3. Bring Your Lightweight Clothing.
Since it’ll likely be warm on your South Africa vacation (regardless of the time of year you go), you’ll want to pack your lightweight safari clothing. We recommend long sleeves and long pants (to keep the sun’s rays and mosquitos at bay) in neutral colors like brown, khaki and beige. However, if you head to South Africa in the winter months, it will be wise to pack some warmer clothes because mornings, evenings and nights can be very cool (even freezing at higher elevations!)
4. Photo Equipment is a Must.
Bringing along your nice camera is an absolute must on any visit to South Africa. After all, how are you going to share all of the wonderful memories and game sightings you experienced during your amazing vacation? A zoom lens for capturing wildlife from afar is a good idea to bring along. You’ll also want extra batteries and an adapter to charge them. Bring more SD cards than you think you’ll need (because you’ll take more pictures than you can imagine!) and polarizing filters to battle the bright sun. Many guests also bring a tripod along if they plan to take photos near dawn or dusk (because of the long exposure time needed for these photos to turn out).
Travel Tips for Visiting South Africa
South Africa is a very exciting destination for many people to check off their lifelong bucket list. We know you’re going to have an amazing time in your upcoming travels, but we have a few tips below to make your vacation or safari that much better.
1. Think Minimalist.
When heading to South Africa on a safari, you really don’t need to bring a lot of “stuff” along in your suitcase. Dinners at the lodges in the evening are fairly casual and it’s easy to mix and match a nice outfit or two to save space. You don’t need to bring a new outfit for each day of your safari (except for maybe your unders!) – oftentimes, you can wear the same thing at least twice and no one’s going to look down on you…this is after all a safari, not a fashion contest! Some lodges have staff that can do your laundry for you (for a small fee) and for extended safaris, this wonderful service allows you to take less clothing along in your suitcase. Plus, there are lots of neat African crafts, pottery and baskets you’re going to want to bring home – plan ahead of time to leave a little extra room in your suitcase for your trinkets!
2. So You’ve Heard the “M” Word.
First, we have to throw out a disclaimer – malaria doesn’t exist everywhere in Africa. While there are several malaria-risk areas in South Africa, we highly recommend you check with your travel doctor for the latest up-to-date information on where malaria exists and what the best precautions are to take for your upcoming trip (it’s constantly changing). There are several malaria medications available but many factors you must consider before deciding which malarial drug (if any) is right for you. Consider where you’re going on your itinerary, the length of your trip, cost of the drugs, previous adverse reactions to anti-malarials, drug allergies and your medical history. A travel doctor can help you figure out what will work best for you, and we recommend checking in 4-6 weeks prior to your trip to get the latest information on vaccines and medications you will need for your upcoming South Africa adventure.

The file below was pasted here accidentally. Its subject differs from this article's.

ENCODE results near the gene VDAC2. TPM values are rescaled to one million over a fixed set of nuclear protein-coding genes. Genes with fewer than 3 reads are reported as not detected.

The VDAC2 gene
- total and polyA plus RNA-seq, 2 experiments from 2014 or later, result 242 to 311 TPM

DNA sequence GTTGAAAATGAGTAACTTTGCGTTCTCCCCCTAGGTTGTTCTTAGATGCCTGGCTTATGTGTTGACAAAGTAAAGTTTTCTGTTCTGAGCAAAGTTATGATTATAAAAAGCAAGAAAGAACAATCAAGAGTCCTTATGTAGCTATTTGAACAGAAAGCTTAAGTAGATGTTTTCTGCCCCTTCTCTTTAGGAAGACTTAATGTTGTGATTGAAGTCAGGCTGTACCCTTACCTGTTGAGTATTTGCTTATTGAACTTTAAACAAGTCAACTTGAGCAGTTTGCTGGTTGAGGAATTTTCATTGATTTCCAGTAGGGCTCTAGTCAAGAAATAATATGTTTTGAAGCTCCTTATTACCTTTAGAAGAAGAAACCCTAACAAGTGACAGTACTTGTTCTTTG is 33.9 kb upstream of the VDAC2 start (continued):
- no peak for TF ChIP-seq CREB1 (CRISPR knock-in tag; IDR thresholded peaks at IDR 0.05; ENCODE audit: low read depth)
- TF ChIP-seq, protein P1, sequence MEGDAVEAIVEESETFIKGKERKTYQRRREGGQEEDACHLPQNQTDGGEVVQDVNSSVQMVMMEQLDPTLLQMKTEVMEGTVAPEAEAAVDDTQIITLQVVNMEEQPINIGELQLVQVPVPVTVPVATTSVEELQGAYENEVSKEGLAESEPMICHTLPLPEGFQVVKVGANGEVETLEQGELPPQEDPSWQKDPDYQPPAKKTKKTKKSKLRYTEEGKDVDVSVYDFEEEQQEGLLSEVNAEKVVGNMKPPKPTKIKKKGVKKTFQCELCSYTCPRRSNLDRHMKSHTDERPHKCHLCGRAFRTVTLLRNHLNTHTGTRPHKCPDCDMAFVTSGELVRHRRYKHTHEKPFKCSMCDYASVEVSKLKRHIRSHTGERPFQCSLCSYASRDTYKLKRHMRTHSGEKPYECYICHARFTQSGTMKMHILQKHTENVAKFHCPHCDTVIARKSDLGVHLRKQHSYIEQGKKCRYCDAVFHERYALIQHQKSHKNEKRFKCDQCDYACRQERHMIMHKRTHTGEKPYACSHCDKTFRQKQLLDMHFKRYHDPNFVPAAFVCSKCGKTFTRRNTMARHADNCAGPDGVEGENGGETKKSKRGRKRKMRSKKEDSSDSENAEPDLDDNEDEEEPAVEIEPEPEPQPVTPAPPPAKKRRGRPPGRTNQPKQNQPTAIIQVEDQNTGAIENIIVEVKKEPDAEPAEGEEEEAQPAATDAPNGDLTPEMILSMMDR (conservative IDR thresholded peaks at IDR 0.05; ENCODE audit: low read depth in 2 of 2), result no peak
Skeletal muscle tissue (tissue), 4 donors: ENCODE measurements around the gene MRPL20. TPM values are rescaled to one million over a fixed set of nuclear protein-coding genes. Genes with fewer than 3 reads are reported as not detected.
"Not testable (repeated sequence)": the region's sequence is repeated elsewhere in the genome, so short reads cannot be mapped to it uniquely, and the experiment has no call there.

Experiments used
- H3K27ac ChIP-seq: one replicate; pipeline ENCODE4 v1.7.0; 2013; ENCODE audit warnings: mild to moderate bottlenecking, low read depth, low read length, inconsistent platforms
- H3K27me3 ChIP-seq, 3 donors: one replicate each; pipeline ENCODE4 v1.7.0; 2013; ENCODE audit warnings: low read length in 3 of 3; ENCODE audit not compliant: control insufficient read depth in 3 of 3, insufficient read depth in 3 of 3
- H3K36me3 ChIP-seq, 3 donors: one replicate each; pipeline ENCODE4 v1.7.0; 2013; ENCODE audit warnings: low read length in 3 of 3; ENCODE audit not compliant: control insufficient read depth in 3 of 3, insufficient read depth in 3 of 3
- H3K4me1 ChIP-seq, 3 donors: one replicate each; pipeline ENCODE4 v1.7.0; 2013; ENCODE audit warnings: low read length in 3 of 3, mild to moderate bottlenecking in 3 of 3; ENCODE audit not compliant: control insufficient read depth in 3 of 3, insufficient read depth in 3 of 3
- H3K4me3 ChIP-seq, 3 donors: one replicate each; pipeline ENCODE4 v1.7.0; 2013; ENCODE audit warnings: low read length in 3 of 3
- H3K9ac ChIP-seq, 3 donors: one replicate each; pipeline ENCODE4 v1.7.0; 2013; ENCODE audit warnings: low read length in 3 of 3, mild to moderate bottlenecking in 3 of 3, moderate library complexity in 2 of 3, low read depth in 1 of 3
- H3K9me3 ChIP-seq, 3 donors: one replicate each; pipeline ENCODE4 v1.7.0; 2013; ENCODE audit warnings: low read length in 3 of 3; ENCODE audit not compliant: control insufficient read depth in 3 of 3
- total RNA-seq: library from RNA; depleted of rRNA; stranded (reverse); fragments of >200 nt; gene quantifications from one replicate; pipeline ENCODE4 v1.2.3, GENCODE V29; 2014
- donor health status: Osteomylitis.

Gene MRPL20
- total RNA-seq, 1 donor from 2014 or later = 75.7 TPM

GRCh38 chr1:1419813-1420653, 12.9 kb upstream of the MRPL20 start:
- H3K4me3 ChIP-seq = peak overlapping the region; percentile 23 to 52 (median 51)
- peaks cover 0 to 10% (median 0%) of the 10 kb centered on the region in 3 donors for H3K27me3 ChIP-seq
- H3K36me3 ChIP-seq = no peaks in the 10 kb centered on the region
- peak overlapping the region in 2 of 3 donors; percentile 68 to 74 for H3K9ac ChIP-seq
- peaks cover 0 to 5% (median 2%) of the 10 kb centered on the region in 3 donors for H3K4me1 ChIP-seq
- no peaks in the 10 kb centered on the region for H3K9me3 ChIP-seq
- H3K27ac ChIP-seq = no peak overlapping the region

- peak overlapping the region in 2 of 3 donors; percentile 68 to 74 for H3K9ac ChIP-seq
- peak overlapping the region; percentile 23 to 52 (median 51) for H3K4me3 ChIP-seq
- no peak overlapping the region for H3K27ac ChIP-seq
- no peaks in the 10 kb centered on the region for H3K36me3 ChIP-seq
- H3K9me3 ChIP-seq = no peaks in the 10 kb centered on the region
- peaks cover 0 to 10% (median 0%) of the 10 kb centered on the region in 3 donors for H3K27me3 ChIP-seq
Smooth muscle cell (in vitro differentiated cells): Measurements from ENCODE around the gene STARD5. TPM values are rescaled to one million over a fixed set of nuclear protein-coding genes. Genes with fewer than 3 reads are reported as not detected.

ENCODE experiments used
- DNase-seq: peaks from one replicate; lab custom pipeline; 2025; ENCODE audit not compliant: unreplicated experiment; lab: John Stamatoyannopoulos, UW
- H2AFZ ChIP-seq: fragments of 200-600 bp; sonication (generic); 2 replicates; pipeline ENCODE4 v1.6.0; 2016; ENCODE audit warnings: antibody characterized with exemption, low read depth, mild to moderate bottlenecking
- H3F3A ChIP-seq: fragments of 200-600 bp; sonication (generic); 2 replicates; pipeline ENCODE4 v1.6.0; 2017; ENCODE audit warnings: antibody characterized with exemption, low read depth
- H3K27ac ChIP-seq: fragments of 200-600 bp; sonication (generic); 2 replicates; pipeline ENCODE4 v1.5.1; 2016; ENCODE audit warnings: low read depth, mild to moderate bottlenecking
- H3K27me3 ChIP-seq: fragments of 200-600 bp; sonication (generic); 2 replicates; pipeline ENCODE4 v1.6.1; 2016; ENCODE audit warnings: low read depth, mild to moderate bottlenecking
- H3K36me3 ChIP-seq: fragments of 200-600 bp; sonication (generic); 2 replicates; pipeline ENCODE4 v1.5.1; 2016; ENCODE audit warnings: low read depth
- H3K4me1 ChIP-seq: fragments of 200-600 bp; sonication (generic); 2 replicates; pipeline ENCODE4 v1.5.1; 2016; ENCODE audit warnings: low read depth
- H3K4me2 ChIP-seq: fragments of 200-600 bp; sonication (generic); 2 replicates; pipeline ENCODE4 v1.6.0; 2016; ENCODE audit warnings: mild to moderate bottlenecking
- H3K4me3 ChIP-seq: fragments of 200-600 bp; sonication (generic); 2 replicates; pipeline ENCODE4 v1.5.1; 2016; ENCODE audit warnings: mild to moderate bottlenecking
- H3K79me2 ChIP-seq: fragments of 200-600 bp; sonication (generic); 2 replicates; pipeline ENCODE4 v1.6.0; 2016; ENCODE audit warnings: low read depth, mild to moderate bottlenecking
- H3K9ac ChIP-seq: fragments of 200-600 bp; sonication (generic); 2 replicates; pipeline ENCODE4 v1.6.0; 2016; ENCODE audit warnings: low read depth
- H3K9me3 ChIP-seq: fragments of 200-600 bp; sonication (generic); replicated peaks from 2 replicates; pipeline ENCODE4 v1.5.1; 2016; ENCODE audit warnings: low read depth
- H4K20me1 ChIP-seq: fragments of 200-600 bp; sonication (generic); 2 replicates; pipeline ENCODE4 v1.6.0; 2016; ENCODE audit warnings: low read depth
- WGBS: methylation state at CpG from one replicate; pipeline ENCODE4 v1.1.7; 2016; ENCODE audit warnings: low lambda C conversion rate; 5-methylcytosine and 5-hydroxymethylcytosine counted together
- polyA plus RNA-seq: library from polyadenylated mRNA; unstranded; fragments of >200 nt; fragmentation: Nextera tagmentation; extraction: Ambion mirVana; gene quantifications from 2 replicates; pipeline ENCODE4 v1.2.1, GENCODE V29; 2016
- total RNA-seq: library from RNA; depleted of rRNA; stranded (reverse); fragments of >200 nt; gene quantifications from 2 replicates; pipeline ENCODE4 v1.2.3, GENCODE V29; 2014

3. Safety Precautions.
While South Africa may have a reputation for crime, this country like many other places in today’s world, is relatively safe and all you need to do is take the usual sensible precautions and follow some basic safety rules. Leave expensive or valuable items at home, and if you do need to bring something important with you (like your passport), keep it locked away in your hotel room safe when it isn’t needed. Keep items like cell phones and wallets tucked away where no one can see them. Avoid carrying cameras, purses or bags over your shoulder or on your back (unless you have eyes in the back of your head, you may not be able to see what’s happening back there). Be wary when riding in public transportation and don’t walk alone in dodgy areas. All in all, just play it safe as you would when visiting any other country (or busy city in the US or Europe). No need to be paranoid, just be smart.